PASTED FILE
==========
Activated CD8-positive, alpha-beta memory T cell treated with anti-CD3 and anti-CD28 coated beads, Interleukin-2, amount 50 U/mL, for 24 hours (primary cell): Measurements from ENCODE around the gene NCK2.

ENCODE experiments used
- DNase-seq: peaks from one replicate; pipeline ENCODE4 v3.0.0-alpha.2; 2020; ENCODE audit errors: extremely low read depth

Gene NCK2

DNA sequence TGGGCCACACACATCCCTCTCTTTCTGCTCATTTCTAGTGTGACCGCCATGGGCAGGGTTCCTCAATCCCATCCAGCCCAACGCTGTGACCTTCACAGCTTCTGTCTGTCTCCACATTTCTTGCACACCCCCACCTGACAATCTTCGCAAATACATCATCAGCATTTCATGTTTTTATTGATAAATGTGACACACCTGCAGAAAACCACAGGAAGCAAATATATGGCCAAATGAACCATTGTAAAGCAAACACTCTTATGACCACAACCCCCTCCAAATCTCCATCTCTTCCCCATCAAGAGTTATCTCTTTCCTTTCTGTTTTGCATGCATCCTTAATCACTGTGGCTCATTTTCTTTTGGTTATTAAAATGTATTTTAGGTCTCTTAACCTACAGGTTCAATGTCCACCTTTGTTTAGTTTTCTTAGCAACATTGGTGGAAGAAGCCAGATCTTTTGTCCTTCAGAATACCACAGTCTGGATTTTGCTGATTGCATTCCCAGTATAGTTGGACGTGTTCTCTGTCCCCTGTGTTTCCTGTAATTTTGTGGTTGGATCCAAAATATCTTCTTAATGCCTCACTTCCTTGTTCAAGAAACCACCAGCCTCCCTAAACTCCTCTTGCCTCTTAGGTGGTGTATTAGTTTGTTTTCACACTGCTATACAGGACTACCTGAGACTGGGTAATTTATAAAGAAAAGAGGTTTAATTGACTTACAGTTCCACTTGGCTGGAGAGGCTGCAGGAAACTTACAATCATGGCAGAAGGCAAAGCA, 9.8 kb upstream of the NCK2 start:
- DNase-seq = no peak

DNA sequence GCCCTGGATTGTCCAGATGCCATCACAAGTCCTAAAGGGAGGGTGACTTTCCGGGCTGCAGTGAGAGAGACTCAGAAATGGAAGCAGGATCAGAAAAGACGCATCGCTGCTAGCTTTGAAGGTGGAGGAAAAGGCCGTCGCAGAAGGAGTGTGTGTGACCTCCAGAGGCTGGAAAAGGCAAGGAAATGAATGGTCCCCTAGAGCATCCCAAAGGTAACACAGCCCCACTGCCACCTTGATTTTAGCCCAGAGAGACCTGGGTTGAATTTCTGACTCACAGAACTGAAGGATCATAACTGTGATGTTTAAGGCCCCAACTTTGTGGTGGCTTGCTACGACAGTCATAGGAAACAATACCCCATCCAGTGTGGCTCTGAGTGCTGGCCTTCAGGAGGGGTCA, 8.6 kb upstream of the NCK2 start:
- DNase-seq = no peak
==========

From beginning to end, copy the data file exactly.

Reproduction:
Activated CD8-positive, alpha-beta memory T cell treated with anti-CD3 and anti-CD28 coated beads, Interleukin-2, amount 50 U/mL, for 24 hours (primary cell): Measurements from ENCODE around the gene NCK2.

ENCODE experiments used
- DNase-seq: peaks from one replicate; pipeline ENCODE4 v3.0.0-alpha.2; 2020; ENCODE audit errors: extremely low read depth

Gene NCK2

DNA sequence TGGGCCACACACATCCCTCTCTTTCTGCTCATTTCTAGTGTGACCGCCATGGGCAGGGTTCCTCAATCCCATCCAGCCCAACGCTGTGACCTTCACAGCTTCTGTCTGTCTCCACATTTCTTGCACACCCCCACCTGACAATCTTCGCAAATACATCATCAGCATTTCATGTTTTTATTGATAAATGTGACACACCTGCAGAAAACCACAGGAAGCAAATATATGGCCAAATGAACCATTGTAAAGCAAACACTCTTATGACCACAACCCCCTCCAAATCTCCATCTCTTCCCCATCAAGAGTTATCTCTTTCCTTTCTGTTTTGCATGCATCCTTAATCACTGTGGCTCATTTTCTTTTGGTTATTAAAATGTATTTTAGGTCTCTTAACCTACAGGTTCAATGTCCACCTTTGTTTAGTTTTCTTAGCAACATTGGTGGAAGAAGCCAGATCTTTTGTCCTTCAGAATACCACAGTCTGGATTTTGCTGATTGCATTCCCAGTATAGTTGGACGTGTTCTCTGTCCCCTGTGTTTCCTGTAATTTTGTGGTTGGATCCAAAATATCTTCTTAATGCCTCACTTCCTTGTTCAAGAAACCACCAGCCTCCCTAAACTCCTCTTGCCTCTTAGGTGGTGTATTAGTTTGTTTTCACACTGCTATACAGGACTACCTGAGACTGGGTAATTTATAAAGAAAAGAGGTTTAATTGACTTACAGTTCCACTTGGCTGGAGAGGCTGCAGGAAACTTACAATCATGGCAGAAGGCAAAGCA, 9.8 kb upstream of the NCK2 start:
- DNase-seq = no peak

DNA sequence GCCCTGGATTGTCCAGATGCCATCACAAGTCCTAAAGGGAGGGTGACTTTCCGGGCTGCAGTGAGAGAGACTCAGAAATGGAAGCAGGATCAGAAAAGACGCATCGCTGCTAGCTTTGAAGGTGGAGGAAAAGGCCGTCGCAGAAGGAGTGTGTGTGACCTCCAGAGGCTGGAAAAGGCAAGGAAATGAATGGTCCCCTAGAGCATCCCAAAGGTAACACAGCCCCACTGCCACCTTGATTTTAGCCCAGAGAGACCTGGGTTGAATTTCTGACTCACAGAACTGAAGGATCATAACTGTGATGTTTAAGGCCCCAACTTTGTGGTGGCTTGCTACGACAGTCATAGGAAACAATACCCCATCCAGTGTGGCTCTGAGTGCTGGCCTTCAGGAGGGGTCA, 8.6 kb upstream of the NCK2 start:
- DNase-seq = no peak